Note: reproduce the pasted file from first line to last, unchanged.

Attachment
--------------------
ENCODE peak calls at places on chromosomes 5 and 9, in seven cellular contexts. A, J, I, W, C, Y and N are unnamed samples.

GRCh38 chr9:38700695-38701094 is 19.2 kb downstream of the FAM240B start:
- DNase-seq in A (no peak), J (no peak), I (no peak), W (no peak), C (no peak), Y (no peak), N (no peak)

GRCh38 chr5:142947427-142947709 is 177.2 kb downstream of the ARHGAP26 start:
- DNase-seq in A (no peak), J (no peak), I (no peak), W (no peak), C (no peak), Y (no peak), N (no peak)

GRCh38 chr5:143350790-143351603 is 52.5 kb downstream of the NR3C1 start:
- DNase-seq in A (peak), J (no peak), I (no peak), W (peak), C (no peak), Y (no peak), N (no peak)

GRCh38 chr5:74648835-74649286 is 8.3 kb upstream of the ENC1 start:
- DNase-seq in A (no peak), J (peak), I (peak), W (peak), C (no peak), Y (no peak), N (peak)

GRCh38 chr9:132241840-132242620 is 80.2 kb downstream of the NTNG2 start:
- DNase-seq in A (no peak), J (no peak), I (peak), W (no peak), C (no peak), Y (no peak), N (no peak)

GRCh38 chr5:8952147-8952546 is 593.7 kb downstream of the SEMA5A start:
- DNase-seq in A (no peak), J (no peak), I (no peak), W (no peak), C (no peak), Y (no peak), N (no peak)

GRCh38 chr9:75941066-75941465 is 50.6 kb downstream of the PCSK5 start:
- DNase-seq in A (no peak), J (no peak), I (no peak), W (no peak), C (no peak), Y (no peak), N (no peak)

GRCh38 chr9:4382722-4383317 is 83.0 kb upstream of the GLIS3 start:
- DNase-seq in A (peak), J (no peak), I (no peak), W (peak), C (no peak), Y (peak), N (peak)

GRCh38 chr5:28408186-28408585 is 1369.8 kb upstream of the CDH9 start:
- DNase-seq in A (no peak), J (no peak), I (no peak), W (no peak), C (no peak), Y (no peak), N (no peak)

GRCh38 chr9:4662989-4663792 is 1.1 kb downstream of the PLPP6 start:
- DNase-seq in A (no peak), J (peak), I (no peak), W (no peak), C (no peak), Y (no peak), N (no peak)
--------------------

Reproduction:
ENCODE peak calls at places on chromosomes 5 and 9, in seven cellular contexts. A, J, I, W, C, Y and N are unnamed samples.

GRCh38 chr9:38700695-38701094 is 19.2 kb downstream of the FAM240B start:
- DNase-seq in A (no peak), J (no peak), I (no peak), W (no peak), C (no peak), Y (no peak), N (no peak)

GRCh38 chr5:142947427-142947709 is 177.2 kb downstream of the ARHGAP26 start:
- DNase-seq in A (no peak), J (no peak), I (no peak), W (no peak), C (no peak), Y (no peak), N (no peak)

GRCh38 chr5:143350790-143351603 is 52.5 kb downstream of the NR3C1 start:
- DNase-seq in A (peak), J (no peak), I (no peak), W (peak), C (no peak), Y (no peak), N (no peak)

GRCh38 chr5:74648835-74649286 is 8.3 kb upstream of the ENC1 start:
- DNase-seq in A (no peak), J (peak), I (peak), W (peak), C (no peak), Y (no peak), N (peak)

GRCh38 chr9:132241840-132242620 is 80.2 kb downstream of the NTNG2 start:
- DNase-seq in A (no peak), J (no peak), I (peak), W (no peak), C (no peak), Y (no peak), N (no peak)

GRCh38 chr5:8952147-8952546 is 593.7 kb downstream of the SEMA5A start:
- DNase-seq in A (no peak), J (no peak), I (no peak), W (no peak), C (no peak), Y (no peak), N (no peak)

GRCh38 chr9:75941066-75941465 is 50.6 kb downstream of the PCSK5 start:
- DNase-seq in A (no peak), J (no peak), I (no peak), W (no peak), C (no peak), Y (no peak), N (no peak)

GRCh38 chr9:4382722-4383317 is 83.0 kb upstream of the GLIS3 start:
- DNase-seq in A (peak), J (no peak), I (no peak), W (peak), C (no peak), Y (peak), N (peak)

GRCh38 chr5:28408186-28408585 is 1369.8 kb upstream of the CDH9 start:
- DNase-seq in A (no peak), J (no peak), I (no peak), W (no peak), C (no peak), Y (no peak), N (no peak)

GRCh38 chr9:4662989-4663792 is 1.1 kb downstream of the PLPP6 start:
- DNase-seq in A (no peak), J (peak), I (no peak), W (no peak), C (no peak), Y (no peak), N (no peak)